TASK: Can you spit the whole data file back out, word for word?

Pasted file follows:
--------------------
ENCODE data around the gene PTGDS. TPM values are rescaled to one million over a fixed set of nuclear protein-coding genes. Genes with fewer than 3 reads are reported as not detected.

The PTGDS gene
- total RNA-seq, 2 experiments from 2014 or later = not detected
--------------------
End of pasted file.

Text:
ENCODE data around the gene PTGDS. TPM values are rescaled to one million over a fixed set of nuclear protein-coding genes. Genes with fewer than 3 reads are reported as not detected.

The PTGDS gene
- total RNA-seq, 2 experiments from 2014 or later = not detected